We had the lower deck standard cabin with long horizontal windows (“aquarium view”) at head height. The propeller sounds of from each of the many ships passing nearby were transmitted for 1-2 minutes through the hull. I planned to describe the passing propeller noise like briefly being within __ feet of a sloshing washing machine. So I tried to measure by sitting nearby but my wife had me to leave so she could do laundry. So the precise noise level remains as inexplicable as Al Capone’s secret vault room.
Other Viking features: adults only 18+, no smoking, no casino, no photographers, no art auction, no theatre shows, no formal nights. Daily attire for men featured blue jeans or chinos. Our trip had a pianist nightly in the lounge and two guest acts, a rock trio (Eagles, Beatles) and classical violin duo.
As some wag noted “Life expectancy would grow by leaps and bounds if green vegetables smelled as good as bacon.” And rotund Orson Welles weighed in “My doctor told me I had to stop throwing intimate dinners for four unless there are three other people.”
The food was available in a small casual buffet off the lounge or in the table-service dining room. Breakfast had the standard offerings including omelets to order and fresh breads, pastries. A self-serve fresh-grind Espresso/Cappucino machine was always available. There were fewer entrée choices but some local cuisine was included. In general, food was satisfactory and on par with Celebrity.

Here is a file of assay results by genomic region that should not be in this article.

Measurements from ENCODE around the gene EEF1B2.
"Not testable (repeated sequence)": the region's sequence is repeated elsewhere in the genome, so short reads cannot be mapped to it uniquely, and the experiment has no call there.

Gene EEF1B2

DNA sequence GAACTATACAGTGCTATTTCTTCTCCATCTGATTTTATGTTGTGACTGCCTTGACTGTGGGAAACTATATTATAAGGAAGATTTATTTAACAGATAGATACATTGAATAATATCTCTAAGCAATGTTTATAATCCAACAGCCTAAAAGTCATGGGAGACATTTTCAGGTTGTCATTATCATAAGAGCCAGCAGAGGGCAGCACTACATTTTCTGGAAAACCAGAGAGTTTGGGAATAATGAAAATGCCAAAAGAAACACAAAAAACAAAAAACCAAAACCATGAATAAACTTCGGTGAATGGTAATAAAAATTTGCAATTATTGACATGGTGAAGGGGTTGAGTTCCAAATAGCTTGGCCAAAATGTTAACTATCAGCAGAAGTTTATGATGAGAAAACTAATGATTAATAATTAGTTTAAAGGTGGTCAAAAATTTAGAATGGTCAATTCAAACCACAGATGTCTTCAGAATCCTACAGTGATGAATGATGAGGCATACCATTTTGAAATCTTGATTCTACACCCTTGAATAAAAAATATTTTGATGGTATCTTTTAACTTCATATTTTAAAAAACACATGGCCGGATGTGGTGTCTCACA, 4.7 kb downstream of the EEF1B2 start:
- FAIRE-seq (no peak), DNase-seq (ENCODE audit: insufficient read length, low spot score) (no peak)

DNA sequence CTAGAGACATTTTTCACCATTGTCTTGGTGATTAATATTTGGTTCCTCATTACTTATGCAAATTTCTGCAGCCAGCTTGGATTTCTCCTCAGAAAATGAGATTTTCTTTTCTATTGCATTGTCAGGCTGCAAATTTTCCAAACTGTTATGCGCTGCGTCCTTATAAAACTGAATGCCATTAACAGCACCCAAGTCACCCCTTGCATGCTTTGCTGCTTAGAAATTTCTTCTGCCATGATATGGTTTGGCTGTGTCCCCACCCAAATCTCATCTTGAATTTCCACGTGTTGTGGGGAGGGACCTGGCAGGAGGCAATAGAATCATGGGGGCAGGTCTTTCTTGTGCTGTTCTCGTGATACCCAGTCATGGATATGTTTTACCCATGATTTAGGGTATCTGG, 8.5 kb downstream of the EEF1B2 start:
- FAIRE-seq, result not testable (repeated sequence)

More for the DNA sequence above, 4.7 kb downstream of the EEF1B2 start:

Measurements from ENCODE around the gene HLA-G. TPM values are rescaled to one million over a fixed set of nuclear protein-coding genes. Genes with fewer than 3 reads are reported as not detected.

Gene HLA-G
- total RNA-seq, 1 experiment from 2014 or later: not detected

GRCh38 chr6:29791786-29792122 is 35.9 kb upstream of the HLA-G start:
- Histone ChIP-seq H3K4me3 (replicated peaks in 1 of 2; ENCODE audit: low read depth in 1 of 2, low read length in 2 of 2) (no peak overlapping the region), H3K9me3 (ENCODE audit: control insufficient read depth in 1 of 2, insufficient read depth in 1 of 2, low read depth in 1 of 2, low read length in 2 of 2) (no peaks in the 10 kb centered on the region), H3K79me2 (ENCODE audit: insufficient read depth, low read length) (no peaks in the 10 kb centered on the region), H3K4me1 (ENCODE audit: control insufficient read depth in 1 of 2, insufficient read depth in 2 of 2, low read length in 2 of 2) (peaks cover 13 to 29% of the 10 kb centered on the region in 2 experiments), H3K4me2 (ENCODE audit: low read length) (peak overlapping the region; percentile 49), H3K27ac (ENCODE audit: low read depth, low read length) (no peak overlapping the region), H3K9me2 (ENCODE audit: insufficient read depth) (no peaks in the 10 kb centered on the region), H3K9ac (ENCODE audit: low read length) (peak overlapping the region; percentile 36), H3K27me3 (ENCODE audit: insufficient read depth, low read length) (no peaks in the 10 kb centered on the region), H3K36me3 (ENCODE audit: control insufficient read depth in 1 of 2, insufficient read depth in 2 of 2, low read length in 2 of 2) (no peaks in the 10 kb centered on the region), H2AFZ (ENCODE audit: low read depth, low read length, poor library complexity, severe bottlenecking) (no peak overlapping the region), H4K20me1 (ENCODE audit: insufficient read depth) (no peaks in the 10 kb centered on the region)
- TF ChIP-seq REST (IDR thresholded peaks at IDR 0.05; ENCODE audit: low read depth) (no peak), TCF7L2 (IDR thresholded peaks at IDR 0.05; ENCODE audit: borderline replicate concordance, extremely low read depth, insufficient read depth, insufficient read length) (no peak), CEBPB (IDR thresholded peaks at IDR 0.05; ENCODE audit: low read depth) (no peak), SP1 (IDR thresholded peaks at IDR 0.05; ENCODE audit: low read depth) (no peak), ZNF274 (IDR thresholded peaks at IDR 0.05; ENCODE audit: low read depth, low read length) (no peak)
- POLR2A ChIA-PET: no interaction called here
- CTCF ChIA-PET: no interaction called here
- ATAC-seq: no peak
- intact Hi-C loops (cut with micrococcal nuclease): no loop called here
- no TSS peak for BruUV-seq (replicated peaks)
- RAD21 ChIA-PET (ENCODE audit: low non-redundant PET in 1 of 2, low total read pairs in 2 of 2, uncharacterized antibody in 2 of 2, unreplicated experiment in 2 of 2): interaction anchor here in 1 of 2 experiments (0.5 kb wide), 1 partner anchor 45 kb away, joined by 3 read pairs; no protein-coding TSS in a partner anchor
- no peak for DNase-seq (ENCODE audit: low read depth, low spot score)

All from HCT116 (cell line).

Spa services are based on the proposition “Time may be a healer, but it is no beautician.” Viking river fleet does not have fitness equipment or spa facilities. Their website’s FAQ reports that the ship’s Concierge can arrange access to partner facilities in many ports.
Dreary gray, foggy, chilly drizzle was common on the river route but most seem prepared. The universal recommendation to ‘wear layers’ to flexibly adjust was in order. It occurred to me that the ‘layering’ lesson had been disregarded to their detriment by the area’s Neanderthals. They might have survived if they had used a deer skin base layer, fashionably accented with a interwoven pastiche of muskrat pelts, with a final poncho-style bearskin outer-layer – snake skin belt optional. Of course, only dark bearskin after Labor Day.